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ASA ended a week ago so I suppose it is time to post my 2014 ASA Scavenger Hunt results. Last year I set a personal best by completing 20 of the 30 items, but this year I could not attain that level again, ending up with 17 of 30 items. For those competing at home, I completed items 3, 7, 8, 11, 14, 15, 18, 19, 20, 21, 22, 23, 24, 25, 26, 29, and 30. I also left San Francisco with some good ideas for next year, including people sitting in the back row of an empty presentation room and “We’re going to use X as a proxy for Y.”

Regarding item number 14, I was fairly busy at ASA this year and may  have attended a record number of sessions and meetings, so I didn’t have time to check out all of the unisex restrooms. The ones that I did see, in the Hilton on the Ballroom Level were a textbook example of how not to designate unisex restrooms, and were even worse than those in the Hilton last year in New York. Although they appeared on the conference hotel map and signs were posted on the restroom doors indicating their unisex status, the door to each restroom was at the end of a 10-15 foot-long hallway, the end of which was marked for men or women and made no mention of unisex status. Thus the Hilton Union Square receives a 1 out of 10 for its unisex restrooms. Grading it felt like grading the student who puts absolutely no effort into an assignment. Hiltons of the world, you can do better!

 

Hard times in San Francisco

As a friend noted last week, the presence of sociologists from all over the world descending upon San Francisco to hang out in the Hilton and discuss the conference theme of “Hard Times” while the homeless begged outside helped put things in perspective. Because of that, I was struck by Ana Velitchkova’s post at Mobilizing Ideas where she discusses her stay in the Tenderloin district, both a few blocks and worlds away from the conference hotel. She writes, in part:

The hotel reviews depict the place as located in an area where homeless people, drunks, and drug addicts loiter. Some reviewers even report bed bugs, which horrifies a San Francisco friend of mine most of all. While waiting for my room to be ready−I was being treated to a brand new bed [a sigh of relief!]−the manager, who is also a concierge, repairs guy, and anything else that he needs to be, regretfully informs me that “My only problem is the homeless and the drug dealers in front”. Indeed, the place isn’t that bad. The room is large and clean (I am not a fan of the smell of the cleaning products used but I can live with that for a few days, I try to convince myself). It has a bathroom en suite, free Internet, and coffee 24 hours: the traveler’s essentials.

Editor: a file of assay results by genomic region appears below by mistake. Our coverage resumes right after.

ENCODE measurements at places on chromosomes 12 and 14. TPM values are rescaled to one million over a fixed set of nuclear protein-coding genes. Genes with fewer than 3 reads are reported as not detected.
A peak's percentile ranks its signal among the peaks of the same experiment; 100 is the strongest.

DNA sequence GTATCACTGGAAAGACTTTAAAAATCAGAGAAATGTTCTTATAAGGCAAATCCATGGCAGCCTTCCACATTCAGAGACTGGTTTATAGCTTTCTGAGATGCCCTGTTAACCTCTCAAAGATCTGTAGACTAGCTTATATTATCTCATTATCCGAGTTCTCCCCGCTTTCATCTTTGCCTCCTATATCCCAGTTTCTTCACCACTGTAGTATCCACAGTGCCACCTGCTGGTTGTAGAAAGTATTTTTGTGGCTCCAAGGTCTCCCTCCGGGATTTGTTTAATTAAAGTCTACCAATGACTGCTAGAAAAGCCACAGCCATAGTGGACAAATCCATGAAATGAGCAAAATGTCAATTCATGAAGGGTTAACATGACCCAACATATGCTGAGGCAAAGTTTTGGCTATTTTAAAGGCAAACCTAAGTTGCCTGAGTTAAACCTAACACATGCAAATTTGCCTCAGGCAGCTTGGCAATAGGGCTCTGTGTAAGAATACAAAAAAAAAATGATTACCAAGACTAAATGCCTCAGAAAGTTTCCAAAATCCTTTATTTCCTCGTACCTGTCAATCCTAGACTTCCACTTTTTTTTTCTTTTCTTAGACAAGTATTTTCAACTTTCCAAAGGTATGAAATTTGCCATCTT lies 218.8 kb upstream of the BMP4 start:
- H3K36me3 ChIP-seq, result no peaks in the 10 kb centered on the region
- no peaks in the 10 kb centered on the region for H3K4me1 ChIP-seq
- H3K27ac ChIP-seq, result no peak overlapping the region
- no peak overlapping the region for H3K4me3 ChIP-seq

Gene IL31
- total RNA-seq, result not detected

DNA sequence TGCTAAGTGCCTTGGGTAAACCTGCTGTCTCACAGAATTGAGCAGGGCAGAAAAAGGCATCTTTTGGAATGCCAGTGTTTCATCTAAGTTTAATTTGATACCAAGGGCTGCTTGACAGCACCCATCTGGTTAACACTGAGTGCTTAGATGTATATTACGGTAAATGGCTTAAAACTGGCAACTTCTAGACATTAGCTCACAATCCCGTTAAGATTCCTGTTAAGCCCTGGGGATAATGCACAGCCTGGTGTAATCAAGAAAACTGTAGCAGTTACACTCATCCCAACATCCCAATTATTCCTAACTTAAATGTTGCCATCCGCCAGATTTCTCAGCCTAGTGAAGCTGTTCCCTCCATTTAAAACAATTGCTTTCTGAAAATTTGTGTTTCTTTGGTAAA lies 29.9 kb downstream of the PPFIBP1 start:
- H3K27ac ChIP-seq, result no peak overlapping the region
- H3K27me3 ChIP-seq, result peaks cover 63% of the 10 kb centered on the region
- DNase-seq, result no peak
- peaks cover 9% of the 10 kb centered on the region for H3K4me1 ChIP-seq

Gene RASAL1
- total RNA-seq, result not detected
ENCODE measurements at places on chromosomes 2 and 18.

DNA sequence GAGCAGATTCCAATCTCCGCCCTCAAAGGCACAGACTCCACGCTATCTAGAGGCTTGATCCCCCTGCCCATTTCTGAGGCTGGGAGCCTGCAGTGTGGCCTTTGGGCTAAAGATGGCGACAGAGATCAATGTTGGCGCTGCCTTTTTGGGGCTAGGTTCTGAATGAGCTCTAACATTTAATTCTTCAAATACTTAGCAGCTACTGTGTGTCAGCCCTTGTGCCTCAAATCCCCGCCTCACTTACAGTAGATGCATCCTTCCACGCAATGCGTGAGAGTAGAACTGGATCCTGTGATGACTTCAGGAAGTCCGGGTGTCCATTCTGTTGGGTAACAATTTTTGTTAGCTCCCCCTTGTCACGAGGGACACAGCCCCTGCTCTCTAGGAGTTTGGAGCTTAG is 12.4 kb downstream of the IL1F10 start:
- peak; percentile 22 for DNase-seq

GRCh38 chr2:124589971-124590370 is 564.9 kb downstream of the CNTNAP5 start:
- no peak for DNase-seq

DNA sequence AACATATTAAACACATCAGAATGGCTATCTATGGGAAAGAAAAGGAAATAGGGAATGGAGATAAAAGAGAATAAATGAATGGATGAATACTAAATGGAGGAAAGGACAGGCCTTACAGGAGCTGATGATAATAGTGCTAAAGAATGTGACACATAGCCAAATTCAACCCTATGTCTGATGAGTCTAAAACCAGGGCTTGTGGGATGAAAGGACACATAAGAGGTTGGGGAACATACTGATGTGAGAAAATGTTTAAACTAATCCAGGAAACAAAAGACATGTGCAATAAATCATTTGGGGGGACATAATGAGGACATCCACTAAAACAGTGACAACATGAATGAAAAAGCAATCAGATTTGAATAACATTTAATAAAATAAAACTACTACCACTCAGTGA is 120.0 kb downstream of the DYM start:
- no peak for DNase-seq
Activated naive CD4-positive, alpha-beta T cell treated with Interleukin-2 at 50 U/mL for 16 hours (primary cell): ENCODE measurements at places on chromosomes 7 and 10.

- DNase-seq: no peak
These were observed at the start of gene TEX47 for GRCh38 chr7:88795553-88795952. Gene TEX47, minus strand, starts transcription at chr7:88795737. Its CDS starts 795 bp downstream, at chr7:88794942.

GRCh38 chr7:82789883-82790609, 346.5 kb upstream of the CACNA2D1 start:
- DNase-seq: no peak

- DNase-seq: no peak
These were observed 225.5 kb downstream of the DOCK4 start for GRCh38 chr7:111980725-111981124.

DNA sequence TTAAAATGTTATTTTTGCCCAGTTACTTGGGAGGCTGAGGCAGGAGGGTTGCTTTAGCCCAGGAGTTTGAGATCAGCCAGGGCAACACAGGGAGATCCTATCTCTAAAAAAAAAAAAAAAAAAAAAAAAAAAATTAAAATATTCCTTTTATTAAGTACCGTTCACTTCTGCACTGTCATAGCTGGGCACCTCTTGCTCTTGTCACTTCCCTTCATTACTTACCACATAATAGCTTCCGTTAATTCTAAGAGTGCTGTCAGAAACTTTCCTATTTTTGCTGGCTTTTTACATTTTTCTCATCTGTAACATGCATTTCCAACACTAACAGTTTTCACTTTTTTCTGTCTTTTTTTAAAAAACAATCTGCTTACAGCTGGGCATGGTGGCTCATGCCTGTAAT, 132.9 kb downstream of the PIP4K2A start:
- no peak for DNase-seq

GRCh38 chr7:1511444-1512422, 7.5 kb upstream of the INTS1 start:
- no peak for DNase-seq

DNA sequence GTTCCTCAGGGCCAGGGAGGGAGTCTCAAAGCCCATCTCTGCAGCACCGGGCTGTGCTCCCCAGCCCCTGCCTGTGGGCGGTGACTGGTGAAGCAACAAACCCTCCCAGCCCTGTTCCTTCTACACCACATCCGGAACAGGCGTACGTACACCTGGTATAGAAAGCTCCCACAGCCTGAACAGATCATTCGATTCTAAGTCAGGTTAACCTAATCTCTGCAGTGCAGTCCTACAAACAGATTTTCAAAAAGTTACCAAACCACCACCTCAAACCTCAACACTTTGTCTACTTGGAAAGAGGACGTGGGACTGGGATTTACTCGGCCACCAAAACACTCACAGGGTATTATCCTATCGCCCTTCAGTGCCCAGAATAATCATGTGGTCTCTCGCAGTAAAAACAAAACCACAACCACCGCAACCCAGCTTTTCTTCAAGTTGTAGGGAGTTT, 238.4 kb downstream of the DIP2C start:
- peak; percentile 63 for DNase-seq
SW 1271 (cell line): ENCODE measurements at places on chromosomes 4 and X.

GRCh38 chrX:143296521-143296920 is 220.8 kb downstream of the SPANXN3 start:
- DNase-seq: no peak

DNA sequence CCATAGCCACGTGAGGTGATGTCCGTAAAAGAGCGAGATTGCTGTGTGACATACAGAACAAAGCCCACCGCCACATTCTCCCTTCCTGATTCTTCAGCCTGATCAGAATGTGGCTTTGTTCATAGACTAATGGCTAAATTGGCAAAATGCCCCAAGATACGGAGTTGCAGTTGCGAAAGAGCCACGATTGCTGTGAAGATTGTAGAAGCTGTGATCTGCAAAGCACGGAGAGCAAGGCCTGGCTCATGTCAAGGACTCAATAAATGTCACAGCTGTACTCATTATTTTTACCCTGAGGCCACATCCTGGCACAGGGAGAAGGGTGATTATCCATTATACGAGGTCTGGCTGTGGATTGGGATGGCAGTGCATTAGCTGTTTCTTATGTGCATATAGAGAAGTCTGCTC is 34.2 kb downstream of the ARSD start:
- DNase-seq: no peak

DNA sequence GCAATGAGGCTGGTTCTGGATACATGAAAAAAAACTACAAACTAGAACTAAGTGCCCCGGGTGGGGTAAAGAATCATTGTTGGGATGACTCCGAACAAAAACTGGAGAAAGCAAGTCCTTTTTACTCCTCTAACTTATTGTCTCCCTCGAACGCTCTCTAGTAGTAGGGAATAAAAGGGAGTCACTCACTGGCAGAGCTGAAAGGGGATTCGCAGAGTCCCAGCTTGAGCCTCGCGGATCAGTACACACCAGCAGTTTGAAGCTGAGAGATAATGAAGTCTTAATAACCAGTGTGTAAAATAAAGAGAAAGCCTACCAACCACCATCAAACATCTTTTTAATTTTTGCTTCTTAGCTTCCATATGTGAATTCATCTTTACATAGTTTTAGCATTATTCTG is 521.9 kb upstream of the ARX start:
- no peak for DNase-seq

The first morning challenges my poise though. One of the cute little conference outfits I had been so happy to pile in my suitcase makes me feel uneasy when I leave the hotel and walk the one block to Mason street, which separates the “good” part from the “bad” part of the neighborhood. The dark-blue business-casual dress matched with a white cardigan, red flats, and nylons, contrasts flashingly with the baggy jeans, tank tops, and sports jackets of the residents hanging out in the neighborhood. After eyeing me continuously, one man greets me with an exclamation, after I pass by him: “Good morning!” I barely have a chance to respond with a confused “Good morning” back, when a woman looks me over and mumbles something disapprovingly incomprehensible. I try to breathe normally and maintain a fast and steady stride as I make my way through the block. Beyond Mason street, I feel a tension release and realize my body had internalized a sense of fear of the downtrodden. Then, I start to wonder: ‘Who is really more in danger, they or I?’ (But notice the distinction this statement already implies.)

Do yourself a favor and read the whole thing, then consider the ASA’s position (WARNING! Read only the first post on that page, read nothing else! Trust me!) on the difficulty of making the conference more financially accessible even for faculty members and spend some time thinking about hard times.

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At Slate, Hanna Rosin discusses a children’s book for parents who are uncomfortable allowing their children to have the same freedoms they did while growing up. While they have been raised with Curious George, then, George does not provide the type of example they want their children to follow. As Rosin says: